ans = max(ans, prefix[i-1] | (a[i] * mul) | suffix[i+1]);

Problem 5 : Weakness and Poorness

Let , we can write down the definition of poorness formally as

. It's easy to see that A is a strictly decreasing function of x, and B is a strictly increasing function of x. Thus the minimum of max(A, B) can be found using binary or ternary search. The time complexity is ,

Now here give people geometry viewpoint of this problem:


We plot n + 1 straight line y = i * x + bi in the plane for i from 0 to n.

We can discover when you are given x. The weakness will be (y coordinator of highest line at x) — (y coordinator of lowest line at x).

So we only need to consider the upper convex hull and the lower convex hull of all lines. And the target x value will be one of the intersection of these convex hull.

Because you can get these line in order of their slope value. we can use stack to get the convex hulls in O(n).

author's code : this (using binary search)

code of author's friend (using stack to handle convexhull with O(n), have more precision)

Problem 6 : LCS again

Followings are solution in short. Considering the LCS dp table lcs[x][y] which denotes the LCS value of first x characters of S and first y characters of T. If we know lcs[n][n] = n - 1, then we only concern values in the table which abs(x - y) ≤ 1 and all value of lcs[x][y] must be min(x, y) or min(x, y) - 1. So each row contains only 8 states(In fact,three states among these states will never be used), we can do dp on it row by row with time complexity O(n).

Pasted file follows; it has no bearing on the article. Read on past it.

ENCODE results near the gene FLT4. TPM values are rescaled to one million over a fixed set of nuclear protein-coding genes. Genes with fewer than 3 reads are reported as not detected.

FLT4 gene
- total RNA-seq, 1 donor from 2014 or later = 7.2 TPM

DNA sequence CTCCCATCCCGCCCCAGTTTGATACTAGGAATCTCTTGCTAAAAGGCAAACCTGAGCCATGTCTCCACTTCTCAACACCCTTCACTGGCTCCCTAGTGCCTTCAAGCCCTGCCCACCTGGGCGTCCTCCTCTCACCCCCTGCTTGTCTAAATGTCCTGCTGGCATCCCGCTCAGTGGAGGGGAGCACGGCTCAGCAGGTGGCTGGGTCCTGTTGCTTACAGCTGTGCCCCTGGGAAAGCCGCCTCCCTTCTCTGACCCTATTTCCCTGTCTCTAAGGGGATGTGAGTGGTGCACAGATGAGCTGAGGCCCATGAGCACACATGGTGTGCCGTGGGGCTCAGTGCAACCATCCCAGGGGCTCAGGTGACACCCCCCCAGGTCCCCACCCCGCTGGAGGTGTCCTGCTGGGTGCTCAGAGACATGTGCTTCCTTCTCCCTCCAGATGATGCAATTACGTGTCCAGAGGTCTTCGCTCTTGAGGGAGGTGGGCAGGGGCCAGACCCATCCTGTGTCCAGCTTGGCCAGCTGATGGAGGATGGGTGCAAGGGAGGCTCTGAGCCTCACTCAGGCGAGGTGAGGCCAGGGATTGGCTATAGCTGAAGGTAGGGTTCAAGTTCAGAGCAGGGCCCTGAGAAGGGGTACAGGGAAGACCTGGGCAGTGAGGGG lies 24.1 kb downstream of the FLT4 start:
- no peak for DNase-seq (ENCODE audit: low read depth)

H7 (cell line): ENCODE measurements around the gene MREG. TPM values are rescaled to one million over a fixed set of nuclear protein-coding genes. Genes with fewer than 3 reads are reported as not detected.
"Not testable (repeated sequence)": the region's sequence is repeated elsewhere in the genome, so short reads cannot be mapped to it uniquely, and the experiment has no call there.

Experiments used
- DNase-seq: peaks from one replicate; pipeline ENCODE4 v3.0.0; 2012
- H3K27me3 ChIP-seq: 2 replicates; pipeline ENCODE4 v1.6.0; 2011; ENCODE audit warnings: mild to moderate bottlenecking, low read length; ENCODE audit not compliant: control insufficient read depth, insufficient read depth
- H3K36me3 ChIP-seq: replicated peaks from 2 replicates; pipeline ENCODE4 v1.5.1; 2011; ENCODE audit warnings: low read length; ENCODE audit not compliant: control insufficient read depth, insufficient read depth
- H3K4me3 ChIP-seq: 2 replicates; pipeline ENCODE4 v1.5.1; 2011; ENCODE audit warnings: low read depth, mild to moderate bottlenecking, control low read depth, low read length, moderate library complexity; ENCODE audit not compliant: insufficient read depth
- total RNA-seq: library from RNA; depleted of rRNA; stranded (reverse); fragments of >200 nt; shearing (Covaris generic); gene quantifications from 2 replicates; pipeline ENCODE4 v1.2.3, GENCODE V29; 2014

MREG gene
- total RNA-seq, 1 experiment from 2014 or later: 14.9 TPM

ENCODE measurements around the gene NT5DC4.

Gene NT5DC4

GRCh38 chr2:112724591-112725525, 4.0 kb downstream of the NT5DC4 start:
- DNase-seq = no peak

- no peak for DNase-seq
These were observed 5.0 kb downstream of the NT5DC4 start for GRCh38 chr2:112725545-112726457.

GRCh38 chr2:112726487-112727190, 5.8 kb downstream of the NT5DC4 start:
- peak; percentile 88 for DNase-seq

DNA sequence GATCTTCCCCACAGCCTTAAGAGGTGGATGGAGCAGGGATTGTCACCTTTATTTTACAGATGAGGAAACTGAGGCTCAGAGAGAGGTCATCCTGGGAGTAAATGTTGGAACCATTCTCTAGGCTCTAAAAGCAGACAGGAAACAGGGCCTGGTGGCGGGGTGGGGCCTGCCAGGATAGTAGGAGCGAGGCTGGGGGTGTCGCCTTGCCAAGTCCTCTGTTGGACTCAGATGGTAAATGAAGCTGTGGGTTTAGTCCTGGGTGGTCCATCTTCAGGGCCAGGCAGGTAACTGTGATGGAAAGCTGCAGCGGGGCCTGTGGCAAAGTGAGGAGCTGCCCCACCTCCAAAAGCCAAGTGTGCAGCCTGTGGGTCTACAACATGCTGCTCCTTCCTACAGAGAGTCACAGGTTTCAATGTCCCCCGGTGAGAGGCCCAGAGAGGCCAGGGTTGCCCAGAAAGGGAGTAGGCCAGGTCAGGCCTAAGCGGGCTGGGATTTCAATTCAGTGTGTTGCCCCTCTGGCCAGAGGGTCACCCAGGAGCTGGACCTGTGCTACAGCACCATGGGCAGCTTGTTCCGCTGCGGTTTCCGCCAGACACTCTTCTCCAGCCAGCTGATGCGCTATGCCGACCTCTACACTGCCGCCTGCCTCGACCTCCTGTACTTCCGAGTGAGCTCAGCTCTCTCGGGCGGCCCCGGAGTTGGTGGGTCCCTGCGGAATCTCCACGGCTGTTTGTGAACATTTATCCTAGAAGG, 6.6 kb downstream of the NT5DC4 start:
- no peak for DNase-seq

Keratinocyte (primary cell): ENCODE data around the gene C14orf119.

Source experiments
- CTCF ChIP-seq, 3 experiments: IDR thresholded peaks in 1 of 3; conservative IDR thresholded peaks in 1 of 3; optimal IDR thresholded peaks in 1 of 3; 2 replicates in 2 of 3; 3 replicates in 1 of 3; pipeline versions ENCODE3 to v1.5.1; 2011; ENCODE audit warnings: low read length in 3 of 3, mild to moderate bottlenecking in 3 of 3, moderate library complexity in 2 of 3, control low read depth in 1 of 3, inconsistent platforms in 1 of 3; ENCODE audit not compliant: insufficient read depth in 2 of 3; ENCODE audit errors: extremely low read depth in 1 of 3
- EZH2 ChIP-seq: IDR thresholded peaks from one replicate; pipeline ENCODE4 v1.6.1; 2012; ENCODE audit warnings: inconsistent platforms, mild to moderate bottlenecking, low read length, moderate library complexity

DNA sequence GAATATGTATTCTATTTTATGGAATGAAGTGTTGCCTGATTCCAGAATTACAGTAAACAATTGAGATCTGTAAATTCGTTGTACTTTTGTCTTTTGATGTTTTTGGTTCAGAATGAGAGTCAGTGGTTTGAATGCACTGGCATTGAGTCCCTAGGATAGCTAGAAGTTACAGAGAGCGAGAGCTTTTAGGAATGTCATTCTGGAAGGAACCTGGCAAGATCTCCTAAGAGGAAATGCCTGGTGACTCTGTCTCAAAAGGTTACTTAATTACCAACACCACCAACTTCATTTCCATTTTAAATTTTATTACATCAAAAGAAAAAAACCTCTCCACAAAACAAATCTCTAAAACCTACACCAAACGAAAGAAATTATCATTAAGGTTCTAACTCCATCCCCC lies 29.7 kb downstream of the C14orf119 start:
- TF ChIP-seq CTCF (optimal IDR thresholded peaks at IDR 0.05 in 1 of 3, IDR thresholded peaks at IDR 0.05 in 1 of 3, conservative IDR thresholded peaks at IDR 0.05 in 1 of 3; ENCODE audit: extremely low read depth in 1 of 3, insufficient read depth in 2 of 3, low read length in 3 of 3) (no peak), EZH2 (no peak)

There is another not dp method. You can refer this comment.

author's code:

#include <bits/stdc++.h>
#define SZ(X) ((int)(X).size())
#define ALL(X) (X).begin(), (X).end()
#define REP(I, N) for (int I = 0; I < (N); ++I)
#define REPP(I, A, B) for (int I = (A); I < (B); ++I)
#define RI(X) scanf("%d", &(X))
#define RII(X, Y) scanf("%d%d", &(X), &(Y))
#define RIII(X, Y, Z) scanf("%d%d%d", &(X), &(Y), &(Z))
#define DRI(X) int (X); scanf("%d", &X)
#define DRII(X, Y) int X, Y; scanf("%d%d", &X, &Y)
#define DRIII(X, Y, Z) int X, Y, Z; scanf("%d%d%d", &X, &Y, &Z)
#define RS(X) scanf("%s", (X))
#define CASET int ___T, case_n = 1; scanf("%d ", &___T); while (___T-- > 0)
#define MP make_pair
#define PB push_back
#define MS0(X) memset((X), 0, sizeof((X)))
#define MS1(X) memset((X), -1, sizeof((X)))
#define LEN(X) strlen(X)
#define PII pair<int,int>
#define VPII vector<pair<int,int> >
#define PLL pair<long long,long long>
#define F first
#define S second
typedef long long LL;
using namespace std;
const int MOD = 1e9+7;
const int SIZE = 1e5+10;
// template end here
LL dp[SIZE][8];
char s[SIZE];
int get_bit(int x,int v){return (x>>v)&1;}
int main(){
        int state=1;
            int d[4]={i-3+get_bit(j,0),i-2+get_bit(j,1),i-2+get_bit(j,2)};
                int d2[4]={};
                    else d2[l]=max(d2[l-1],d[l]);